As a professional in the mental health field Tanairy wants mothers and family members to know there is nothing wrong with seeking help. It important for family and friends to know the difference between “baby blues” and a mental health condition. According to the American Pregnancy Association 70-80% of all new mothers experience some changes in their moods after delivery their baby. These changes in mood can seem like depression, but are normal signs of hormonal changes. They note that signs of baby blues happen four to five days after having the baby,and can be sooner for some if they had complications during the delivery. Some of the symptoms of baby blues are: crying for no apparent reason, impatient, irritability, restless, anxiety, sadness, mood changes, and unable t sleep even when the baby is sleeping. Symptoms of baby blues should go away after 3 weeks from the delivery date. However, if these symptoms last longer it can be due to having a perinatal mood and anxiety disorder. I recommend if a mother is going through “baby blues” to seek professional counseling services at that time and not wait until it gets worse. It has been reported that women who have baby blues are at high risk of postpartum major depression.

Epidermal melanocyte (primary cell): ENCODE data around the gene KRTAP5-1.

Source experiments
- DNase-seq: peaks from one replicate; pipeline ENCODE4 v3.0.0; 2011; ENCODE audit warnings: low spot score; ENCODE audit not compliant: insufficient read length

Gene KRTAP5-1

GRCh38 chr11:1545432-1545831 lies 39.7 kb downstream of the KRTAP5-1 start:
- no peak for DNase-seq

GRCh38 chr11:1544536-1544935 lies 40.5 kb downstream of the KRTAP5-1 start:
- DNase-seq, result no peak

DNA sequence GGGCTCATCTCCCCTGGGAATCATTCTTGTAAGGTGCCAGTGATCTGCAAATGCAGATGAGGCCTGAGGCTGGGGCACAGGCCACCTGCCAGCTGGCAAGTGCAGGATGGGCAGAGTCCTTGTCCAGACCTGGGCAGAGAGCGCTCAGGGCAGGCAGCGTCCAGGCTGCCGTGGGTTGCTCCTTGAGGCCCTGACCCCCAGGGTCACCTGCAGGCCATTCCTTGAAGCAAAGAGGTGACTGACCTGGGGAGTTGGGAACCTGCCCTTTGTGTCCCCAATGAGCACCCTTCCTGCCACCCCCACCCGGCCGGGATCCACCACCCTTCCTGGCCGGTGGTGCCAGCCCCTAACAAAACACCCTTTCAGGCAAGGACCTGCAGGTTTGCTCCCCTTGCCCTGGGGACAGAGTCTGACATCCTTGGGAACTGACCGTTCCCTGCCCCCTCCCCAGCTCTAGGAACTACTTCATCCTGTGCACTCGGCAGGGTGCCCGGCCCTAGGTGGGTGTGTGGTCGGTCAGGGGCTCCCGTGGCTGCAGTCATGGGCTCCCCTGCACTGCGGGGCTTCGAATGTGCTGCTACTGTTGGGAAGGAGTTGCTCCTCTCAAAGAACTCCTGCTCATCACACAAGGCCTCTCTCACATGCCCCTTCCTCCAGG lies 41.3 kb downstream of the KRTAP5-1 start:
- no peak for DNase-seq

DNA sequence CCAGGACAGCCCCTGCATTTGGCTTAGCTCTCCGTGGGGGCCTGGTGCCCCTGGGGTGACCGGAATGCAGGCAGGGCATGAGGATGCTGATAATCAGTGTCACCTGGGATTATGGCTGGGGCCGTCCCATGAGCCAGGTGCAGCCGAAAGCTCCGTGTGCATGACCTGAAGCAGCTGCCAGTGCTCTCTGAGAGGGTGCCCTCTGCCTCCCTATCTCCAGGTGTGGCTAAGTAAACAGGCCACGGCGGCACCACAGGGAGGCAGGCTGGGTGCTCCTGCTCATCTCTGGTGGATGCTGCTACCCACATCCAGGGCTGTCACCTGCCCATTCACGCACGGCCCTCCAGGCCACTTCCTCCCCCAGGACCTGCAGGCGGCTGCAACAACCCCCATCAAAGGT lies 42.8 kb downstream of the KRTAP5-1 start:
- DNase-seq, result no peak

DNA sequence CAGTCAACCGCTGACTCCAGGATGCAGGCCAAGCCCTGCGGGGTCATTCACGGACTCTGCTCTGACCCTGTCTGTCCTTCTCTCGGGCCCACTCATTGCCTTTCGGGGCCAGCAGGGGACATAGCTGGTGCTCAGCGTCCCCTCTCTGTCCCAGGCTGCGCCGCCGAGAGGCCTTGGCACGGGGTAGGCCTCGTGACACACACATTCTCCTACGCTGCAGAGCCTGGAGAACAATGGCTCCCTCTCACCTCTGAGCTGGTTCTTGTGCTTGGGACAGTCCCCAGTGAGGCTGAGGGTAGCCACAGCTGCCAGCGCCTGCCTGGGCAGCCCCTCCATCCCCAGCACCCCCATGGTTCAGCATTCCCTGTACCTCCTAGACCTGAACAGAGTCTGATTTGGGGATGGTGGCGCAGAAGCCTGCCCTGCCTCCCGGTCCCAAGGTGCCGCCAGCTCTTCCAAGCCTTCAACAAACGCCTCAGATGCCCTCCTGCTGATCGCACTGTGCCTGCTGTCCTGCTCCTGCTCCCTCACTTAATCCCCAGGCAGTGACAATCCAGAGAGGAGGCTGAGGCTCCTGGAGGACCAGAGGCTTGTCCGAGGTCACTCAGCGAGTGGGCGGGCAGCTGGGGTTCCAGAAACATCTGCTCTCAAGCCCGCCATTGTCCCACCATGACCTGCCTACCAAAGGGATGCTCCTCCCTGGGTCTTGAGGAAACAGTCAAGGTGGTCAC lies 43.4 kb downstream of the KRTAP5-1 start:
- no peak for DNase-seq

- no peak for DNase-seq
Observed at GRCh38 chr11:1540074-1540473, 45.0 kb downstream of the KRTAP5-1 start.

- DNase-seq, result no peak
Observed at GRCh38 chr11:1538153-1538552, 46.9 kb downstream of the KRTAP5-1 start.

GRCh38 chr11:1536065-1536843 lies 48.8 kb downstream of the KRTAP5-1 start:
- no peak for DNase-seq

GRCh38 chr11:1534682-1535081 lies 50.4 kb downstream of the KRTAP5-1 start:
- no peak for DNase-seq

According to the DSM-5 Major depressive disorder with peripartum onset is diagnosed after four weeks following the delivery. 1 in 5 women will meet criteria for a maternal mental health disorder. Its’ noted that up to 6% of women will experience depressive symptoms during pregnancy and weeks before the delivery date. Of the 50% of women who are diagnosed with “postpartum” major depression had these symptoms before their baby arrived. This is important information because many people talk about evaluating the mother after having the baby, but medical professional and families need to be aware of these symptoms before the baby arrives to prevent symptoms from getting worse. Some women may have high anxiety, manic episodes or psychotic features.
Findings from the American Medical Association showed that 1 in 10 fathers develop paternal postpartum depression. The study showed that the rates were higher during the 3 to 6 month after delivery. The rates increase to 50% of fathers are at risk of getting depression if their partner has a perinatal Mood and anxiety disorder. It is critical that men are also aware to seek help, because many times they suffer in silence.
Its refreshing to know that mental health services are available to women before and after delivery. A couple of times during the year I provide a Bringing Baby Home workshop for couples who are pregnant or have a child below the age of two. The focus of the workshop is to Learn how to maintain relationship satisfaction after having a baby, Reduce relationship hostility and increase affection, Promote positive parent-baby interactions, Promote quality involvement for both parents, and Reduce the incidence or severity of postpartum mood disorders. John Gottman the creator of the program says “One of the greatest gifts you can give your children is a strong relationship between the two of you”.
Its a good idea for mothers to join a support group with other women who have a new born. Community connection, counseling, and family support is key in helping mothers decrease the depressive symptoms associated with having a baby.